Translated by Ollie Richardson for Fort Russ
18th February, 2016
Remotely controlled systems, recently being present only in fiction, today are actively exploring the battlefield. The most advanced army in the world for quite some time used unmanned lethal vehicles (UAVs) for reconnaissance and the application of pinpoint airstrikes on the positions of the enemy.
Russia, who earlier was only buying, has now joined the ranks of their owners. Today, our country is returning to the international market of combat robots.
On 30th December 2015, the Russian Corporation Rosoboronexport announced the beginning of the promotion on international markets of robotic tank system “u-9”. It did not fail to provoke a response from foreign media, including the American magazine The National Interest (published at the Center of U.S. national interests, better known as the Nixon center), which published an article about the Russian robot tank, where it even called it “a harbinger of the future.” It should be said that the news didn’t blow up the Internet, but in the professional community the news from Russia was received with interest.
What is a robot tank?
Those who fear the uprising of machines can be calm – the tank is not equipped with artificial intelligence and, like all modern military unmanned system, it is operated remotely by an operator.
The idea of such combat vehicles has long been discussed in military circles – without exaggeration, it is over a hundred years old. In 1910, Charles Kettering suggested that the Department of Defense should use unmanned bombs. However, his idea received no practical embodiment.
But in the USSR in 1931, one was created and even given to troops – a remote-controlled tank based on the T-26. However, due to many technical problems the tank was not used.
The military multifunctional robotic system “Uran-9” is a complex of four machines: a control station (KAMAZ-based), two robotic platforms and the truck for their transportation. Robotic platforms pose for us the greatest interest.
The robot is geared towards a means to support special forces during anti-terrorist operations and in combat operations in the city. The author of the article in The National Interest, Dave Majumdar, also specified that the robot may be used in light infantry – highly mobile infantry units lack heavy equipment (as an example it is possible to cite the American 75th Ranger regiment, familiar from the film “Black hawk down”).
Today the “U-9” is not a competitor and not designed to replace the Russian army’s T-90 and T-14 “Armata”, although we cannot fully rule out the option to replace manned tanks with unmanned options due to the development of technology.
Also, the robot can be useful with Russian paratroopers. But there isn’t any news about the adoption of “U-9” in the Russian army or power structures.
Relatively compact robots are a formidable force: they have a mounted 30-mm automatic cannon 2А72, 7.62 mm machine gun and 4 anti-tank guided missiles “Ataka”. As was emphasized by “Rosoboronexport”, this set of weapons can be changed upon customer request.
Let’s take a closer look at a “U-9” armed with a standard set of weapons:
1) 30-mm automatic cannon 2А72 is designed to fight infantry, lightly armored equipment and low-flying targets. Currently this gun is installed on BMP-3 and BMD-4;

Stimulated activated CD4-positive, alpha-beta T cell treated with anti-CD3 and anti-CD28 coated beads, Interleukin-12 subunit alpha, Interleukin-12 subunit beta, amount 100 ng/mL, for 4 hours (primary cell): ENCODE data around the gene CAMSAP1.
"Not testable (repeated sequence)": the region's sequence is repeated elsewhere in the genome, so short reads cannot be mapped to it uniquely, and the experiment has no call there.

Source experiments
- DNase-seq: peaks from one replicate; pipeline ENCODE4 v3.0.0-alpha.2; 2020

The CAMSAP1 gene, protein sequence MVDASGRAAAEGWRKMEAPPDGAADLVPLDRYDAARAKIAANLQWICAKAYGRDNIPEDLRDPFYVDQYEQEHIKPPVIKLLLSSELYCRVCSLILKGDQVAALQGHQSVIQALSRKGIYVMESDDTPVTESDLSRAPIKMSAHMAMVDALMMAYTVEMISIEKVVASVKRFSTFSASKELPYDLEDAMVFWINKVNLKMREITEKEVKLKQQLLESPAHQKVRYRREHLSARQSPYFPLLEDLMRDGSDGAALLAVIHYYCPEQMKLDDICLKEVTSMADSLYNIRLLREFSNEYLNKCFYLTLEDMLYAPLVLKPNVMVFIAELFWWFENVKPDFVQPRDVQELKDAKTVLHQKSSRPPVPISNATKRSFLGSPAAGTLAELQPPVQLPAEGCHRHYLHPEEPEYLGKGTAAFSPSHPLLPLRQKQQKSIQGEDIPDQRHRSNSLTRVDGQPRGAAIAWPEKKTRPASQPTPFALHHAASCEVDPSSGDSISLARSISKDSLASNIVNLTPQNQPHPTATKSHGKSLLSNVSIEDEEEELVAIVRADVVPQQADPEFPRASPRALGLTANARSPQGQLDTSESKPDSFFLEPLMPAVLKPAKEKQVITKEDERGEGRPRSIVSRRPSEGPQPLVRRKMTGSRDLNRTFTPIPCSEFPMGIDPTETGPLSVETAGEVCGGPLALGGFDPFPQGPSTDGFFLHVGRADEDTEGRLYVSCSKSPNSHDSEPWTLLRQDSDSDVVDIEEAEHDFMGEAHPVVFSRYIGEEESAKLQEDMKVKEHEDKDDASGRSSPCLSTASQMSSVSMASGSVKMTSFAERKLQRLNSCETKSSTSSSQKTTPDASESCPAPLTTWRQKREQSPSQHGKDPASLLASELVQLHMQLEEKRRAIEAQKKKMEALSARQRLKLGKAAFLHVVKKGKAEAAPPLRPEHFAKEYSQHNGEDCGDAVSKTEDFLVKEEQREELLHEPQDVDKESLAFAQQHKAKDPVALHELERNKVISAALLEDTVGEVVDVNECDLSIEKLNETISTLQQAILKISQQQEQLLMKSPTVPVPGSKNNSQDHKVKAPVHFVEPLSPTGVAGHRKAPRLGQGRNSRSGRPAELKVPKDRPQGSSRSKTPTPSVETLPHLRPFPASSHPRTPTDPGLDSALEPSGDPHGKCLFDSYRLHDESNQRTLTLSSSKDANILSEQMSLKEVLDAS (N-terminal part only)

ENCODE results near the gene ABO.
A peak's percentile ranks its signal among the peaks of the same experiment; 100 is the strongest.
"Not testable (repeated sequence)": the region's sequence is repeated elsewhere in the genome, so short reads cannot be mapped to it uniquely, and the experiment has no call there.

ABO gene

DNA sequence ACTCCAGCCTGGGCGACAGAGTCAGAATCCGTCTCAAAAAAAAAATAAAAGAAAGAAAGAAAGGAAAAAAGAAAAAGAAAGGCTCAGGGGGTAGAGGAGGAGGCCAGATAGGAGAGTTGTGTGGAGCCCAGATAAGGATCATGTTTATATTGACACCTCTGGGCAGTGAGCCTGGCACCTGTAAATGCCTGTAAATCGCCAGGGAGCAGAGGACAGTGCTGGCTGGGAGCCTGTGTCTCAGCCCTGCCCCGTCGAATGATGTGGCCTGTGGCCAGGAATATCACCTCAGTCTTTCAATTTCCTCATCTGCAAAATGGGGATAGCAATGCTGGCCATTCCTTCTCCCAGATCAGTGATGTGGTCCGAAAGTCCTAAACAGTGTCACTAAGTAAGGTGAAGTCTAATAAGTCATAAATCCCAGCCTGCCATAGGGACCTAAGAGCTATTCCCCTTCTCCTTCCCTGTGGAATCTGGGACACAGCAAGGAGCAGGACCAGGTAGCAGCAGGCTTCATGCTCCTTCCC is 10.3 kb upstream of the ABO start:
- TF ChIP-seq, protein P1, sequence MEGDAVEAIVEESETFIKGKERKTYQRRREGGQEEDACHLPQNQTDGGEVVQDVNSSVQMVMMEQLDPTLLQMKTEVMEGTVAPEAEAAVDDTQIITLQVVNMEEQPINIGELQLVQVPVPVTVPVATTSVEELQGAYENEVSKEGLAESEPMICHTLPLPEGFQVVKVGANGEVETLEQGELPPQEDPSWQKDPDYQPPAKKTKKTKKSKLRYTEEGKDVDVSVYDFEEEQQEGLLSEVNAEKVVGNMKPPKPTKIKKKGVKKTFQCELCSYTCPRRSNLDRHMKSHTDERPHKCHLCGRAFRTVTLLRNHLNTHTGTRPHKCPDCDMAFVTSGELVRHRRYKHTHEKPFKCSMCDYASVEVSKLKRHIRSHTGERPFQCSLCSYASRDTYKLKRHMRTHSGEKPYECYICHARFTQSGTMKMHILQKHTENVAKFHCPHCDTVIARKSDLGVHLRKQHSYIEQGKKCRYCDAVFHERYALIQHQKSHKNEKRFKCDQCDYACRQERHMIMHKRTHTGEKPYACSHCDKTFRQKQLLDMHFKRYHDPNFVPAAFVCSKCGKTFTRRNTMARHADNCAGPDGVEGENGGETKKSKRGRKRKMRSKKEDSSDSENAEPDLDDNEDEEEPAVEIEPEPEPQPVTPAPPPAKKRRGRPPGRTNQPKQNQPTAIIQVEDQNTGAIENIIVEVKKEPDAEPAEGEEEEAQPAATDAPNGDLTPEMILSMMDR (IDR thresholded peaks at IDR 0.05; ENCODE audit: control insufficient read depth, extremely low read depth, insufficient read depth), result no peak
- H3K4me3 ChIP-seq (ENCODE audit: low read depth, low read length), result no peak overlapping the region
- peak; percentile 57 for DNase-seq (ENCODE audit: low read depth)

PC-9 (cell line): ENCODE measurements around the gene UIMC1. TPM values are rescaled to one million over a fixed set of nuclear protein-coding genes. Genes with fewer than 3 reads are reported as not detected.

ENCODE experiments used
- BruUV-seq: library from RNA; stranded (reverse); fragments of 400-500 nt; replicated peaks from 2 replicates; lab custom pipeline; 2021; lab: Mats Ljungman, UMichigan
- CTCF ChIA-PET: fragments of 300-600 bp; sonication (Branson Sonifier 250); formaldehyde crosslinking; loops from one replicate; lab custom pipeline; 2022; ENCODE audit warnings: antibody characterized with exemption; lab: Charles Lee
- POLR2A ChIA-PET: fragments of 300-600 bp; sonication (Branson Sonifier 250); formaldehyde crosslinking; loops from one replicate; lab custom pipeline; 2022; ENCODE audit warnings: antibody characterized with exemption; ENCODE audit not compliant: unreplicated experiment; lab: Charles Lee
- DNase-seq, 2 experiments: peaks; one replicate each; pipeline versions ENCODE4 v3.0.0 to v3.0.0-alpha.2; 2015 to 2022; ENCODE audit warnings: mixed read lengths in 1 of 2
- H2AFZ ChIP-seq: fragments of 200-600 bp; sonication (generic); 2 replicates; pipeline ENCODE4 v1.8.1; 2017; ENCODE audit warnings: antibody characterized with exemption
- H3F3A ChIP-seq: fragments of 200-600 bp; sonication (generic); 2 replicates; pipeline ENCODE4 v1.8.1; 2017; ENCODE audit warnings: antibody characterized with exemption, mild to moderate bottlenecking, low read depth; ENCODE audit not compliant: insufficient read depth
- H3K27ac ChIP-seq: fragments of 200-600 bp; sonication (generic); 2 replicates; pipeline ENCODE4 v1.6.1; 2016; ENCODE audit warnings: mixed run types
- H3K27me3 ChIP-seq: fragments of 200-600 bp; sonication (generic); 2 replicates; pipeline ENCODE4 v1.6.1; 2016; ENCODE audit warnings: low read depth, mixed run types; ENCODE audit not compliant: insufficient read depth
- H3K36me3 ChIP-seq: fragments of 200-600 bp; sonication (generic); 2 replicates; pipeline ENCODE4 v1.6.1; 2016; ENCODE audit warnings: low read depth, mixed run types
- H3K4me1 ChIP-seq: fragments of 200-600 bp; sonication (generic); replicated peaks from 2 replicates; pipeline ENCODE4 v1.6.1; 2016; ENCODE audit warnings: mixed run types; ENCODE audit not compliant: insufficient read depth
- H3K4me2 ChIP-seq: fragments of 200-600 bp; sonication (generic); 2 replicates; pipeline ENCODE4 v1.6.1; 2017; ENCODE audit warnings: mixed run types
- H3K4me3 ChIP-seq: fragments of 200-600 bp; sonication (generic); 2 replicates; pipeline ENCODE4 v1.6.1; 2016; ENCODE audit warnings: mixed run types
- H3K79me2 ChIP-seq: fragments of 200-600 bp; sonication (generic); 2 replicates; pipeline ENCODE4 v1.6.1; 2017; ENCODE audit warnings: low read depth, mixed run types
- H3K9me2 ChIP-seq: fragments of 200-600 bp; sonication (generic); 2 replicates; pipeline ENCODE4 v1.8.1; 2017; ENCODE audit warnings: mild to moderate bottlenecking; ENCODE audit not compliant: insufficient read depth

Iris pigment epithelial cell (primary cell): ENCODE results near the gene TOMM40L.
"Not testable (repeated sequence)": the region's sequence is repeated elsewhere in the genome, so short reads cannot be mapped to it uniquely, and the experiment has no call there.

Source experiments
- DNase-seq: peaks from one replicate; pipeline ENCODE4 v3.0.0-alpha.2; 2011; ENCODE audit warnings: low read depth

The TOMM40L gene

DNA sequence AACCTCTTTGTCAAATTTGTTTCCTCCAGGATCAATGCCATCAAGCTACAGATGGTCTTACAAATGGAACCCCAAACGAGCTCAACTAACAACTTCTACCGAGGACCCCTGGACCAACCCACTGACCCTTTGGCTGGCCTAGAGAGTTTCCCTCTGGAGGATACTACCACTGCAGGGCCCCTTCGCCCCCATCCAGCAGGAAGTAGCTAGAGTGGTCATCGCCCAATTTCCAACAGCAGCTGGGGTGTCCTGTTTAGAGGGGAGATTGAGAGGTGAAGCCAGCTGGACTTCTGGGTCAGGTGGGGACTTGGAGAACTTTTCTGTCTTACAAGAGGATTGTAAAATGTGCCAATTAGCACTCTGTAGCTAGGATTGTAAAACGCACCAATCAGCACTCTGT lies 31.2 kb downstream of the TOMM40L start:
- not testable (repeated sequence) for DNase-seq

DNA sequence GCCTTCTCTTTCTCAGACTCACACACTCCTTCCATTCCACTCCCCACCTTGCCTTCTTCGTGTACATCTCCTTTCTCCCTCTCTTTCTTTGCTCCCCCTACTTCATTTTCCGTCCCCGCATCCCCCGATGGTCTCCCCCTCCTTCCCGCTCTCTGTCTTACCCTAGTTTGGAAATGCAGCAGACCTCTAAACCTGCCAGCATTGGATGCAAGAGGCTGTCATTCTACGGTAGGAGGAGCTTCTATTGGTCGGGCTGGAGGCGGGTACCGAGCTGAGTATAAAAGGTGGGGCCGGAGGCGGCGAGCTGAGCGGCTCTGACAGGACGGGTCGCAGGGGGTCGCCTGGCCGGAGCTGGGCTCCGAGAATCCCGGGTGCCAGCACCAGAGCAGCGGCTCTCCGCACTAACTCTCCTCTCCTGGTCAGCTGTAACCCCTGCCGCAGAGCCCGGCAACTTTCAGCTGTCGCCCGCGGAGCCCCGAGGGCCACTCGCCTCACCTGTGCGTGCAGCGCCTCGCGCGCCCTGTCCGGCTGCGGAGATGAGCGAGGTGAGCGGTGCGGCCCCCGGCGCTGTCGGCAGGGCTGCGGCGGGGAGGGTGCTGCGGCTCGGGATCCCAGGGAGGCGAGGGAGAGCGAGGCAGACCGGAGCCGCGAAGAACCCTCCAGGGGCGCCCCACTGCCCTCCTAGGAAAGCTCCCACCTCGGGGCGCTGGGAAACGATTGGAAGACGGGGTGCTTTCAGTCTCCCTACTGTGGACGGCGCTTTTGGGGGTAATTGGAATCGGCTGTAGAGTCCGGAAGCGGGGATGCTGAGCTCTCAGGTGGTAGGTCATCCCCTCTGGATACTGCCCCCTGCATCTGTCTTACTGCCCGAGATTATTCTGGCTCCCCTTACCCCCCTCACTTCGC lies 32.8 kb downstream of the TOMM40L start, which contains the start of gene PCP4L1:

2) 7.62 mm machine gun is needed to fight infantry. Most likely, “U-9” will use the PKT Russian standard for armored vehicles. It’s task is to fight against enemy infantry at close range;
3) ATGM “Ataka”, depending on modifications and warhead, designed to kill armored vehicles (modification 9М120, 9М120М, 9М220), unarmored objects (9М120F with explosive warhead is particularly effective for explosions in a confined space) and aircraft (9М220О).
The ATGM are mounted on a sliding design to reduce the risk of electric shock from the robot and to open up wide tactical opportunities.
The robot is equipped with a warning system for laser irradiation and equipment for detection, recognition and tracking targets.
Details from the power plant about the booking procedure are not in open sources yet, but judging by the official video from Rosoboronexport showing the dimensions of the machine, the engine will probably be a diesel one, and the armour bulletproof and anti-armour piercing: this machine doesn’t need hard anti-tank armour.
Market prospects for Russian developments are large because in the international market today there are no such systems. The American army has been developing a counterpart, but a production model is still far off. While the Americans have only succeeded in creating unmanned aerial vehicles. The long-term program promising Future Combat Systems that cost American taxpayers over 18 billion dollars, in 2009, was closed.
Other countries that are leaders in robotics: Israel, Japan and South Korea – today they do not develop robotic tanks. Israel has focused on UAVs and automatic armored cars to patrol the border, while South Korea leads the development robotic sentries and the Japanese make robot musicians and soccer players.
The size of the market of robotic systems in 2016, according to estimates by Russian experts, will amount to $9 billion and will only grow: the rate of growth of the market for military robots is already 8-10% a year. The niche of the “u-9” is not occupied by anyone. So, Russian arms exports will once again take the lead.